Table of Contents Show
- How Big is Organ Pipe Cactus National Monument?
- What To See in Organ Pipe Cactus National Monument
- Camping in Organ Pipe Cactus National Monument
- Is It Safe to Visit Organ Pipe National Monument?
The state of Arizona has much to offer, but many don’t know about Organ Pipe Cactus National Monument. Due to its location, this National Monument is a destination you have to plan to visit. But trust us when we say it’s a location you’re going to want to add to your list!
You don’t need to spend much time at Organ Pipe Cactus National Monument, but you should plan your visit wisely to see everything worthwhile.
Read on to find out how to spend the perfect weekend in Organ Pipe Cactus National Monument!
How Big is Organ Pipe Cactus National Monument?
Organ Pipe Cactus National Monument
10 Organ Pipe Drive
This National Monument totals 517 square miles of the Sonoran Desert. It is named after the organ pipe cactus, which branches look similar to an organ pipe. This is the only area in the US where you can find the organ pipe growing wild!
The senita cactus is another cactus in the US that can only be found in the monument. This cactus looks very similar to the organ pipe, but the main difference is that you will find a thick bunch of spines near the top of its branches.
According to the National Park Service, Organ Pipe National Monument “was created in 1937 as a way to preserve a representative area of the Sonoran Desert. The new monument was part of a movement in the National Parks to protect not just scenic wonders but also the ecological wonders of the country. Over 75 years later, Organ Pipe Cactus is now one of the best-preserved examples of the Sonoran Desert wilderness.”
What To See in Organ Pipe Cactus National Monument
Ajo Mountain Drive
This 21-mile loop drive is the most popular drive in Organ Pipe Cactus National Monument, but thankfully not crowded. This is a well-maintained dirt road with some sections of the washes paved. Make sure to stop at the Kris Eggle Visitor Center to scan the QR code for a free Ajo Mountain Road Guidebook. This book explains the landscape, cacti, and history of the park.
Estes Canyon Hike
This hiking trail is a 3.1-mile loop, with an elevation gain of 865 feet. There is an optional one-mile spur trail called Bull Pasture that will lead you to a viewing point where you can see Mount Ajo, the highest peak in the monument at 4,808 feet.
Puerto Blanco Drive
Puerto Blanco Drive was reopened in 2014 and provides access to the Pinkley Peak Picnic Area, Red Tanks trailhead, Dripping Springs, and Quitobaquito Springs. Take your time on this loop trail to stop and read the informational signs on the ecology of the Sonoran Desert. If you get to Organ Pipe Cactus National Monument early, we recommend doing this loop first.
According to the monument’s website, “the North Puerto Blanco and South Puerto Blanco Loop is 41 miles in total and will take roughly 4 to 5 hours round-trip. High clearance vehicles are recommended beyond Pinkley Peak.”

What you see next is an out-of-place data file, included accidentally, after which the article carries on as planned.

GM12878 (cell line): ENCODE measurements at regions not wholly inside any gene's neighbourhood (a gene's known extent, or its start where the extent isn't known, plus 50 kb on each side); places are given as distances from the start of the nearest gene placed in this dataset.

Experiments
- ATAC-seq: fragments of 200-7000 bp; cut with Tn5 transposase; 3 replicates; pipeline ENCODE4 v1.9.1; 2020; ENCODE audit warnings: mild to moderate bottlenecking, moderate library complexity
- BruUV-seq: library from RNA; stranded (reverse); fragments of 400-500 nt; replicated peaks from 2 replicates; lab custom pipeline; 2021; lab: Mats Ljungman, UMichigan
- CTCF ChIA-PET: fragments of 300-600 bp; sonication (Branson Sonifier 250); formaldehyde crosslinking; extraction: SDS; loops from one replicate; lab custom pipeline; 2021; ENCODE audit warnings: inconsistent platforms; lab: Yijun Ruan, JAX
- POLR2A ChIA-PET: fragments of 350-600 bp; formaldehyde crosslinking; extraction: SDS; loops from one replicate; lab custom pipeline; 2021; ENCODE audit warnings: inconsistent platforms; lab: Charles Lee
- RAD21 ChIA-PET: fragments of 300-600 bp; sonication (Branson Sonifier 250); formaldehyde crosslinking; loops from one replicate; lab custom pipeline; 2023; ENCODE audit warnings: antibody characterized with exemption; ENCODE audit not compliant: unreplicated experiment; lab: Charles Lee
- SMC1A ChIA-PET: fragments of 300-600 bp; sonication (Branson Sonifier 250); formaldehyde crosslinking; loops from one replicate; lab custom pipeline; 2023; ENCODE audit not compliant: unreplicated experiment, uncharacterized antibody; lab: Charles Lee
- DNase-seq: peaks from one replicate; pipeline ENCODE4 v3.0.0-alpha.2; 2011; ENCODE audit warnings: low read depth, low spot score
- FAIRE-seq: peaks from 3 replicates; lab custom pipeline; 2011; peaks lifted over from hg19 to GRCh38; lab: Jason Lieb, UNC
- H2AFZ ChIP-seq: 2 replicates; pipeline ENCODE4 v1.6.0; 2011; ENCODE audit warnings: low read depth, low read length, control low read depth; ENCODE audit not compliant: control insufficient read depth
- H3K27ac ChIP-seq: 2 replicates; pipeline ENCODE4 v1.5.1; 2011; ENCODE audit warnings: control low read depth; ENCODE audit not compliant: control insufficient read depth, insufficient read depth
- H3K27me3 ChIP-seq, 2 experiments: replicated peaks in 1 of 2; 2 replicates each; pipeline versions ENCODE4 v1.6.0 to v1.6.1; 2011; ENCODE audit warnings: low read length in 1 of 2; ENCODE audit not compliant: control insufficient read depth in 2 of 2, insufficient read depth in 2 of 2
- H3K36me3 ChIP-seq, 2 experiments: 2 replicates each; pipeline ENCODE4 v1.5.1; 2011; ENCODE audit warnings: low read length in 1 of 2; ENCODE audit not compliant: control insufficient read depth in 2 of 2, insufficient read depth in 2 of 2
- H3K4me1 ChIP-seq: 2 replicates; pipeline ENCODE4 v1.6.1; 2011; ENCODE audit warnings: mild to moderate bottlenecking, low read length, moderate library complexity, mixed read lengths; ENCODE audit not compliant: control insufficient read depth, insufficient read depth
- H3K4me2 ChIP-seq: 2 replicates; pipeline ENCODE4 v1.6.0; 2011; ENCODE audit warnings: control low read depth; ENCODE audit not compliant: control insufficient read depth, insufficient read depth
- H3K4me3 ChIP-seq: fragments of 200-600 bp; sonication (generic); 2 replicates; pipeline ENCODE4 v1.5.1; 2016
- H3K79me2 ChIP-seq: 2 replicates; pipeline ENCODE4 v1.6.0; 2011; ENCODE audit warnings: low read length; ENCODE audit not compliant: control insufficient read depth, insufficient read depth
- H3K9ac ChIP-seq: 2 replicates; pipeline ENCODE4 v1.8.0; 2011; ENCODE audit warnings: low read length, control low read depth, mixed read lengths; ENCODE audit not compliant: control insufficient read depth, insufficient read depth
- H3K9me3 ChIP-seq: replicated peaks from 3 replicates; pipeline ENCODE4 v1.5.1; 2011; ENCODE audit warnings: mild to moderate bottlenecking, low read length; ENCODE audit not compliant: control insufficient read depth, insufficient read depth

The Senita Basin can be accessed via South Puerto Blanco Drive. This part of Organ Pipe Cactus National Monument has some of the lowest elevations in the monument and is where the rare senita cactus grows. Here you will find a flat 3.1-mile hiking trail. If you’re looking for a longer hike, opt to hike to the Victoria Mine.
This is a small but very important spring located on the southwest corner of the park. Quitobaquito is a natural spring that has been around for over 16,000 years, proving water for the local wildlife and humans alike. You can visit the spring via a short walking path from the parking area.
Camping in Organ Pipe Cactus National Monument
Twin Peaks Campground
Twin Peaks Campground is located 1.5 miles from the Kris Eggle Visitor Center. Here you will find 208 sites with only four of those being large enough to fit RVs up to 45 feet. 34 of those sites are reserved for tent camping only.
All of the sites are dry camping, meaning they don’t have water, electricity, or sewer. However, there is a dump station and potable water in the park for RVs. Additionally, all of the restrooms have flushing toilets and running water.
This campground offers both reserved sites and first-come, first-serve sites. You can reserve sites between 24 hours and 12 months in advance via Recreation.gov or by calling 1-877-444-6777. The campground fee is $20/night and this is the only campground in Organ Pipe Cactus National Monument that has RV sites.
Alamo Canyon Campground
Alamo Canyon Campground is for primitive tent camping only. There are only four established sites in the campground, and they all include charcoal grills, tables, pit toilets, and trash cans.
To snag a campsite you will have to self-register at the campground and there is a limit of five people per site. The campground fee is $12/day.
Is It Safe to Visit Organ Pipe National Monument?
Considering the park is located on the Arizona-Mexico border, many people wonder if the monument is safe to visit.
While the National Park Service does say that illegal border crossing occur daily, the park is safe to visit. It is doubtful that you will encounter any illegal activity but it’s important to know that it is possible.
There are a few safety tips you should keep when mind when hiking or exploring Organ Pipe Cactus National Monument. These include using common sense when making decisions, not picking up hitchhikers, locking your vehicle, avoiding unofficial trails, and reporting any suspicious behavior to the park staff.
Finally, make sure that your vehicle has enough fuel before heading into the park. You’ll also want to bring food, sunscreen, and plenty of water. Even in the winter, Arizona heat is nothing to mess with!